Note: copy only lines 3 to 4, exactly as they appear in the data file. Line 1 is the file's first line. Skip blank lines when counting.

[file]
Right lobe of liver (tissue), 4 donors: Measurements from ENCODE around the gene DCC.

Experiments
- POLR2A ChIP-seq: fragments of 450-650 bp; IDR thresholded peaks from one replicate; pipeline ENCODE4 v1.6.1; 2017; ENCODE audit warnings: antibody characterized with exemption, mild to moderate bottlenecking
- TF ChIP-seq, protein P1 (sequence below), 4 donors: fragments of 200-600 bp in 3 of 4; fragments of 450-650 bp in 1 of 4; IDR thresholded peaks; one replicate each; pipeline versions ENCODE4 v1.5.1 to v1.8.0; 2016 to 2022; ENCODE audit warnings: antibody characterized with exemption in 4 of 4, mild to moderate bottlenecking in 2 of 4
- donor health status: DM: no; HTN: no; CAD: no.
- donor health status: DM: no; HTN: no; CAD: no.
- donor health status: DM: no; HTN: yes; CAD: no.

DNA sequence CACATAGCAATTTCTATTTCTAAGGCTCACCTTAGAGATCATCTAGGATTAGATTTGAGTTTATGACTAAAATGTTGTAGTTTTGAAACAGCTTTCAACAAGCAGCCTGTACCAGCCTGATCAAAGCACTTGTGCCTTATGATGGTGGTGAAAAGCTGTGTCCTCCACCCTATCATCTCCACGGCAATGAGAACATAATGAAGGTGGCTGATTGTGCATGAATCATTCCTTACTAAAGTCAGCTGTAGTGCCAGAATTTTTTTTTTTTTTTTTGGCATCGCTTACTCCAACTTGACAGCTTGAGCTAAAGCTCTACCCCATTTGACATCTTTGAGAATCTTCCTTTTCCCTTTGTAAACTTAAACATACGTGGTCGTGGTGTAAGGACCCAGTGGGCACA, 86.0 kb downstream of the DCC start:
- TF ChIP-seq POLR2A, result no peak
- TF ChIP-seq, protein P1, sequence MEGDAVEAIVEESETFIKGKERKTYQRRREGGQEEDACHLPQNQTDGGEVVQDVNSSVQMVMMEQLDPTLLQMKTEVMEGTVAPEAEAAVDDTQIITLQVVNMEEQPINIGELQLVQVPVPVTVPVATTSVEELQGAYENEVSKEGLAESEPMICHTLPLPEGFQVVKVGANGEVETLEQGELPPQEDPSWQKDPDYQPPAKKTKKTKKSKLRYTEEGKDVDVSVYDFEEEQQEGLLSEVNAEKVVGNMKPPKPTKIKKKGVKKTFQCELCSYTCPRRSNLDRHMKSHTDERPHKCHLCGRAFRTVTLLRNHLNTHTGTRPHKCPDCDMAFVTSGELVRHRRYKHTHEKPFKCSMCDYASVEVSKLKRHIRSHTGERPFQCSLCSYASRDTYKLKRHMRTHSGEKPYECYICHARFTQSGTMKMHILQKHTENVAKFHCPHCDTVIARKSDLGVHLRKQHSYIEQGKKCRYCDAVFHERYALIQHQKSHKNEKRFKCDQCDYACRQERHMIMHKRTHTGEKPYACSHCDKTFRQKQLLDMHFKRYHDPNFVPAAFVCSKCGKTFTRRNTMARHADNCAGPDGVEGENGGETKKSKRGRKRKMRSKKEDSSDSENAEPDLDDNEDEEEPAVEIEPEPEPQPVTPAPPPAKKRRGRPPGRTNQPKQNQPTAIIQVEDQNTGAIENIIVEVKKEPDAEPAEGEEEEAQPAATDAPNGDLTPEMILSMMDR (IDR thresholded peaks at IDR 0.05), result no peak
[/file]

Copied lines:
- POLR2A ChIP-seq: fragments of 450-650 bp; IDR thresholded peaks from one replicate; pipeline ENCODE4 v1.6.1; 2017; ENCODE audit warnings: antibody characterized with exemption, mild to moderate bottlenecking
- TF ChIP-seq, protein P1 (sequence below), 4 donors: fragments of 200-600 bp in 3 of 4; fragments of 450-650 bp in 1 of 4; IDR thresholded peaks; one replicate each; pipeline versions ENCODE4 v1.5.1 to v1.8.0; 2016 to 2022; ENCODE audit warnings: antibody characterized with exemption in 4 of 4, mild to moderate bottlenecking in 2 of 4